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We will honor: Robert A. Bacine, Frank L. Caiola,
Stewart J. Greenleaf, Sr., Barry W. Kerchner,
Lawrence R. Lesser, J. Scott Maxwell, J. Edmund
Mullin, Michael O'Hara Peale, John G. Shea,
Bernard F. Siergiej, H. David Spirt, Donald Strumpf
and Richard E. Wells. s our Bar Foundation marks
its 30th year of service and support for justice-related
causes, we will also pay tribute to its founding
president and visionary: Stephen G. Yusem.
Judicial Elections
November 7 is Election Day and Montgomery
County elects two judges to our Court of Common
Pleas. There are three candidates, which include
Judge Joseph P. Walsh, of our Court of Common
Pleas, Wendy G. Rothstein, Esquire, and Jeffrey S.
Saltz, Esquire.
The MBA's Judiciary Committee rated these
judicial candidates as follows:
Highly Recommended
Jeffrey S. Saltz
Hon. Joseph P. Walsh
Wendy G. Rothstein
Election Day also holds a retention race for
our President Judge, the Honorable Thomas M.
Del Ricci. Remember, for retention races, each
candidate must be specifically selected when a vote
for retention is cast and a straight party vote does
not cast a retention vote. The Judiciary Committee
recommends the retention of President Judge Del
As a Bar Assocation, we are proud to support
all of our Judges and recognize the direct
correlation between an extraordinary Bench and
an extraordinary Bar. Thank you to the Judiciary
Committee for its steady hand in making a thorough
examination of judicial candidates and sound and
reliable judicial ratings.
As I look at the past 9 months, it is hard to
imagine that only three more months remain for
me to have the honor to serve as the President of
this Association. I plan to make the most it, and ask
all of you to attend our events, bring a colleague,
and encourage an associate to do so as well. Take
advantage of everything the MBA has to offer as your
one-stop to learn, network, give, teach and lead.


A Word About

his summer, the world was appalled by the events in
Charlottesville, Virginia, where hate, violence, and ignorance
collided over the continued and misdirected honoring of the
Confederacy. One side sought to uphold to very worst of the Old South's
inexcusable and inhumane past while hiding ignorantly under the banner
of "state's rights," while the other side sought to tear down any veneration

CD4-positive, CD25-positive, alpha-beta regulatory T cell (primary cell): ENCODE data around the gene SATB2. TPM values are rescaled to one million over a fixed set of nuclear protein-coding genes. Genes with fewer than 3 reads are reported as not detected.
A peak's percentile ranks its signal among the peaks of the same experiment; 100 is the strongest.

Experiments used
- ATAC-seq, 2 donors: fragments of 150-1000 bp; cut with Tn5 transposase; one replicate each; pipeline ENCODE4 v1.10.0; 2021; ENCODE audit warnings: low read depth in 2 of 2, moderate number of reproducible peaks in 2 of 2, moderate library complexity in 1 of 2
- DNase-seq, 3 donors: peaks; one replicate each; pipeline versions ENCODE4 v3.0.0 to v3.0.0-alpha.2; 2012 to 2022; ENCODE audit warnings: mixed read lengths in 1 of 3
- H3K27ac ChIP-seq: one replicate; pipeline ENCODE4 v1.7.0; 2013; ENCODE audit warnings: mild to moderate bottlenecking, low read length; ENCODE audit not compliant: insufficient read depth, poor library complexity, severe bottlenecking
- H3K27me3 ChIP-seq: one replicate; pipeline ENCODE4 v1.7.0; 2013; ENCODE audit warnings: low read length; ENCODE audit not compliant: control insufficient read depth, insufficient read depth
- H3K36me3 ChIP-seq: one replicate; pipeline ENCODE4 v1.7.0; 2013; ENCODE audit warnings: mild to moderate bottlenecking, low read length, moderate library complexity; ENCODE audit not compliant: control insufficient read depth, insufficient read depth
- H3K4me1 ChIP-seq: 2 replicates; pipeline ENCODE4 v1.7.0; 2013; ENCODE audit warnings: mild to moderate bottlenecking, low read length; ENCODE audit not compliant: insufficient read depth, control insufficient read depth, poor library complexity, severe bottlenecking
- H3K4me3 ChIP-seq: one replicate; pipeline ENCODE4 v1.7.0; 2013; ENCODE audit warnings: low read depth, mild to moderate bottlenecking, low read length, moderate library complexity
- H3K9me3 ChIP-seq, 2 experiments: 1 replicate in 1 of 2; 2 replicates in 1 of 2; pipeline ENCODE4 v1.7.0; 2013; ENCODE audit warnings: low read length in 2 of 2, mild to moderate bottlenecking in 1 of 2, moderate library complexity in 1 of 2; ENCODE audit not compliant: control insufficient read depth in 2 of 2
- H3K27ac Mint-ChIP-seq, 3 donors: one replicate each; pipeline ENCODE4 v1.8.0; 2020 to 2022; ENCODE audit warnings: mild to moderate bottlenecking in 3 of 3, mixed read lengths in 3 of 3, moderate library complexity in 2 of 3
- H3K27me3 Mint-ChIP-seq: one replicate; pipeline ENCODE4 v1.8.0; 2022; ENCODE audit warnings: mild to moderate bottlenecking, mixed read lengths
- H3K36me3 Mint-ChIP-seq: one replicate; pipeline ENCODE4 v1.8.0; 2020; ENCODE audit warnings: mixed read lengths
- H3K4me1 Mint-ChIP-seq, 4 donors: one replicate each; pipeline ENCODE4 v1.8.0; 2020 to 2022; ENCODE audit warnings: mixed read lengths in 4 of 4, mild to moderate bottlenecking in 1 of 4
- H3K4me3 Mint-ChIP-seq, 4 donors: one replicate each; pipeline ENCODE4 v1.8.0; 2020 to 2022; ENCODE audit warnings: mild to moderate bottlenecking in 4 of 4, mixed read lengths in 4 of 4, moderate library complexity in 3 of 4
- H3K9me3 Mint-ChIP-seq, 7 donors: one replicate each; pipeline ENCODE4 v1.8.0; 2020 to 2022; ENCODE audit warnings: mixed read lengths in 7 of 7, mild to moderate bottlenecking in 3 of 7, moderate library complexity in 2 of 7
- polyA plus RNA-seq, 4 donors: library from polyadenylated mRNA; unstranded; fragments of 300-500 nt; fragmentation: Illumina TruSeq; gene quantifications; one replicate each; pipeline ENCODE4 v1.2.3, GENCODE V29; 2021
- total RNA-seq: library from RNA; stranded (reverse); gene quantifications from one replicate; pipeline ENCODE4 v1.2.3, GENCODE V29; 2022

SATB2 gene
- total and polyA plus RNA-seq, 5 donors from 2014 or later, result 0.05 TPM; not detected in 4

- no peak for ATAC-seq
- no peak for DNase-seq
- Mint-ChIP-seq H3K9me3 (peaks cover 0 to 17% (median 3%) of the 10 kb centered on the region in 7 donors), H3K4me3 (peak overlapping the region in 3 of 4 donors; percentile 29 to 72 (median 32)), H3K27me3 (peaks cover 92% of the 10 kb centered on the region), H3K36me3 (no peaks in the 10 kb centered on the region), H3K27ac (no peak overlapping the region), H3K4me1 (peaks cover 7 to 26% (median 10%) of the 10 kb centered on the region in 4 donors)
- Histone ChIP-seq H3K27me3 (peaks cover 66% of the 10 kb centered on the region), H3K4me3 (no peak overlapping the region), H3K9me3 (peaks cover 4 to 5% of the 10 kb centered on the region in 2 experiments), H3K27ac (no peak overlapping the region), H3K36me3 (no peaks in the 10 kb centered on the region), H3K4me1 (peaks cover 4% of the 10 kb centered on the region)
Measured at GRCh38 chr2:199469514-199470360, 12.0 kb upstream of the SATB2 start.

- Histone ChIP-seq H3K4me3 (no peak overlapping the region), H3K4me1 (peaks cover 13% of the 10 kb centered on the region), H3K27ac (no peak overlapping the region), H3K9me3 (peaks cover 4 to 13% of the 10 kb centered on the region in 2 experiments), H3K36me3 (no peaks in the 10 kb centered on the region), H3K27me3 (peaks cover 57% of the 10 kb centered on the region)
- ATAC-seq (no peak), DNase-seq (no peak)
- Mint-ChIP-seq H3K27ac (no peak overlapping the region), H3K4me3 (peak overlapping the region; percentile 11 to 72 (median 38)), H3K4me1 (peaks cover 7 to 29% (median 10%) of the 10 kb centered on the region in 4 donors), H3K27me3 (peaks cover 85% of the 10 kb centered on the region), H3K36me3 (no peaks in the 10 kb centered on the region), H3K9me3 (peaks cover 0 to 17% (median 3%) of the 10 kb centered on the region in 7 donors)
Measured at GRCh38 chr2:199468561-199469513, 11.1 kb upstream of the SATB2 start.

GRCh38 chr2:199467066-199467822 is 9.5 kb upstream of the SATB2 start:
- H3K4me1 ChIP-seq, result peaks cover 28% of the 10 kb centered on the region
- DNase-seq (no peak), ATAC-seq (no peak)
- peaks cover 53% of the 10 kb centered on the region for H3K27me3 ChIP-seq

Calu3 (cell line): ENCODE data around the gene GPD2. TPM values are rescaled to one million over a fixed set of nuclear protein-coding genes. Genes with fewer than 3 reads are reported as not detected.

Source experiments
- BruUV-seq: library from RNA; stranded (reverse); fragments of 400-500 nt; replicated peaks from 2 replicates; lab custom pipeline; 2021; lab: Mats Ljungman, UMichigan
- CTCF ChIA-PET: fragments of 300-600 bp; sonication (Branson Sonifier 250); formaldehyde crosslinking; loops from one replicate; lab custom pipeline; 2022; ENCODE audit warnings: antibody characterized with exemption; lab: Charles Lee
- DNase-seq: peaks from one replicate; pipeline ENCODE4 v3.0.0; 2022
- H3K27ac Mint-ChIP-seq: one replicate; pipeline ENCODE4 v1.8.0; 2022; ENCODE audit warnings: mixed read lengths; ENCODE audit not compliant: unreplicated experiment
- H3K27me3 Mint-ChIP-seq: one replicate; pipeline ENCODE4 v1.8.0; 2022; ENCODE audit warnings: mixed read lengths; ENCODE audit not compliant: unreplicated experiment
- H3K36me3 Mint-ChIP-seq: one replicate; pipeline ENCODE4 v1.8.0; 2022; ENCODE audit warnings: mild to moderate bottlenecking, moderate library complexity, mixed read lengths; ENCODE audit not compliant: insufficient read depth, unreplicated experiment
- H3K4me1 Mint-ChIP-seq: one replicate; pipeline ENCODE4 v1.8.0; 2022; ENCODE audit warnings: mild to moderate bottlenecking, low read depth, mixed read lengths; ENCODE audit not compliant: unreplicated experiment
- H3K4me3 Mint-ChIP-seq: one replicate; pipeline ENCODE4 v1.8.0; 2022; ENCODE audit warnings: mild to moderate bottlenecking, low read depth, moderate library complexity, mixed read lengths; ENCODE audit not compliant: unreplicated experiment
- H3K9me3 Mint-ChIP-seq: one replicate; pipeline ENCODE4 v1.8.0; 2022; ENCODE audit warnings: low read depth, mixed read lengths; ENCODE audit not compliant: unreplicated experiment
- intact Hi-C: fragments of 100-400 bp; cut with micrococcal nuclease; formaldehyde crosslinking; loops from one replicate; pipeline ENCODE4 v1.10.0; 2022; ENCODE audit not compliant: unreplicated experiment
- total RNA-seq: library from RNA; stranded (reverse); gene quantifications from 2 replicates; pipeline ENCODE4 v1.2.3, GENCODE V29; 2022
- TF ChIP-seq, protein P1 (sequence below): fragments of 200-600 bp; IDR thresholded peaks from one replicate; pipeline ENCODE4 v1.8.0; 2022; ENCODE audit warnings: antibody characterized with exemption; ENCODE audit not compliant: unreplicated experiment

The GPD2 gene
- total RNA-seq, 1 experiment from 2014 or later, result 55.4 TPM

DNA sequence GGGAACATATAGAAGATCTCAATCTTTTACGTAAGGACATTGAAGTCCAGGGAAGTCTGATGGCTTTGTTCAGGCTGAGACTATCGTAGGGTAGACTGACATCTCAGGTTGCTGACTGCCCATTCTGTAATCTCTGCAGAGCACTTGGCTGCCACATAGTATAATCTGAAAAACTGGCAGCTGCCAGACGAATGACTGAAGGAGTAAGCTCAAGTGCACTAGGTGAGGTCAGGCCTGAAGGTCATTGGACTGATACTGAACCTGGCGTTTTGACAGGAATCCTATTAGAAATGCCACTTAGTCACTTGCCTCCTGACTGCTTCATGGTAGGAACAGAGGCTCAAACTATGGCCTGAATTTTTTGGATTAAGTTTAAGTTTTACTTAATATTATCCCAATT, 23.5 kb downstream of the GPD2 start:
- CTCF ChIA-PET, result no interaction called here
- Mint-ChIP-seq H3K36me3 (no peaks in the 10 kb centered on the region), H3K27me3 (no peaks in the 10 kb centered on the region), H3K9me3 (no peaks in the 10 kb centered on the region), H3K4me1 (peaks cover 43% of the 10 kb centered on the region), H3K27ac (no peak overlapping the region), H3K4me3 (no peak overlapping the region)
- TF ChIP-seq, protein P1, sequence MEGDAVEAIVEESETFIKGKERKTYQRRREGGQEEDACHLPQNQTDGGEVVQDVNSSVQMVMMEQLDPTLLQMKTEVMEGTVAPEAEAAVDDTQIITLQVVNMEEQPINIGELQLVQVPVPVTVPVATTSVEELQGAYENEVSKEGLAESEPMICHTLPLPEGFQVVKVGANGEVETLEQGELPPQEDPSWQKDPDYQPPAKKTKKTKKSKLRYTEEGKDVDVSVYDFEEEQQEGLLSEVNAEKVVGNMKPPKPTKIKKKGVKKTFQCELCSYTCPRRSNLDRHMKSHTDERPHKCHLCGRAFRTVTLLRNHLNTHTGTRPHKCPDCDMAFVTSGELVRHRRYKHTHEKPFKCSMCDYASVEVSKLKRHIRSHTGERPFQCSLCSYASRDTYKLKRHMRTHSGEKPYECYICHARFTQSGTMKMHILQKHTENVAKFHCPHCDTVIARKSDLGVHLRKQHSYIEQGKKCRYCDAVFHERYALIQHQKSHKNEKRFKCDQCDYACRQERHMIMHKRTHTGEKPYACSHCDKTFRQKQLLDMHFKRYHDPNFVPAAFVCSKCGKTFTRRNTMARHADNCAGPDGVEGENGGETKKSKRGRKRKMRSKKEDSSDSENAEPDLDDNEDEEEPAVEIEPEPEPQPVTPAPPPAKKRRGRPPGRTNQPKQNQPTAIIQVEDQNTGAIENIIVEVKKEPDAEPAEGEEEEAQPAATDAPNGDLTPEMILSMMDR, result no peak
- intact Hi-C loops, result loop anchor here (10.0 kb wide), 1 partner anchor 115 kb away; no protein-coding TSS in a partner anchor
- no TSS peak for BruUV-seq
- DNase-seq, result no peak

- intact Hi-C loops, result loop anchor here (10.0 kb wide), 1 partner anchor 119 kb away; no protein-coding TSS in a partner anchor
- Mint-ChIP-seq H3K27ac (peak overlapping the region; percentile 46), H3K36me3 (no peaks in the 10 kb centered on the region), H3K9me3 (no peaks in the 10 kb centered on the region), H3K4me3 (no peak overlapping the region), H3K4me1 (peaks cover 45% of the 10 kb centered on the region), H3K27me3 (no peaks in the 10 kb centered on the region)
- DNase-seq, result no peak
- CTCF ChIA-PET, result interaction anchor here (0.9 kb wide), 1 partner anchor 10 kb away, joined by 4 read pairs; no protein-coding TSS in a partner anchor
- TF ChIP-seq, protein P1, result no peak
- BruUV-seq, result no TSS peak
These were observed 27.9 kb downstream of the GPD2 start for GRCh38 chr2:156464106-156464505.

of those whom some determined were "heroes," now over a century ago, in
an America none of us, thankfully, would recognize. These two opposing
forces used "free speech" as a pretext to battle over the sad and pathetic
circumstances of this old and deep scar on our nation's past.
This drama, as it played out in various venues since August, marred
our summer, correctly brought disrepute to the Presidency, revealed to
the world again our nation's dysfunction, and put Robert E. Lee back
on the front page of newspapers for the first time, likely, since his death.
This drama, tinged with race and steeped in the self-serving history of the
Confederacy, is capable of unraveling the rule of law. It is dramas such as
this one, that played out this summer in Charlottesville, and elsewhere,
that must cause each of us who dwell among the law to think critically,
deeper than the headlines and talking heads of network news. The
conclusion I reached is that hate and violence should never be protected
speech. I also agree that we should not honor those who actively sought to
keep others in bondage and involuntary servitude, regardless of the times:
it is reprehensibly wrong, in any epoch.
However, somewhere in this mix lurks American culture and history,
and as we know history - yes, even American history - can be good, bad
and ugly. Examples of the bad and the ugly are plentiful, unfortunately,
and need no repeating. Do we stop at allowing mobs to desecrate public
statues? What about paintings of Confederate leaders and generals in
publicly funded museums? Or the Lee-Custis House? What about books
in public libraries favorable to Robert E. Lee, or Stonewall Jackson? Should
the paintings be destroyed, the Lee-Custis House taken down, favorable
books burned? Should judgment be left to mobs, and the remedies
dispensed as random acts of violence and destruction of public property?
Do we address the conduct of Washington, Jefferson, Jackson, and other
Presidents? Do we stop at racism? What about sexism?
The rule of law must transcend the judgment of history, and certainly
must never yield to the judgment of two competing, ill-informed, street
This summer we all asked, where, as Americans, do we stand on
Charlottesville? On racism? On our nation's history? As lawyers, we must
ask these questions, as uncomfortable as it is to do so, as unnatural as it
is to contemplate such a cutting examination of America and to confront
those things so often hidden. Our oath to defend the rule of law certainly
and necessarily extends beyond our own personal answers to these
It is this steadfast protection of the rule of law that creates the
unyielding foundation on which change can truly be sustained.

Table of Contents for the Digital Edition of SIDEBAR Fall 2017

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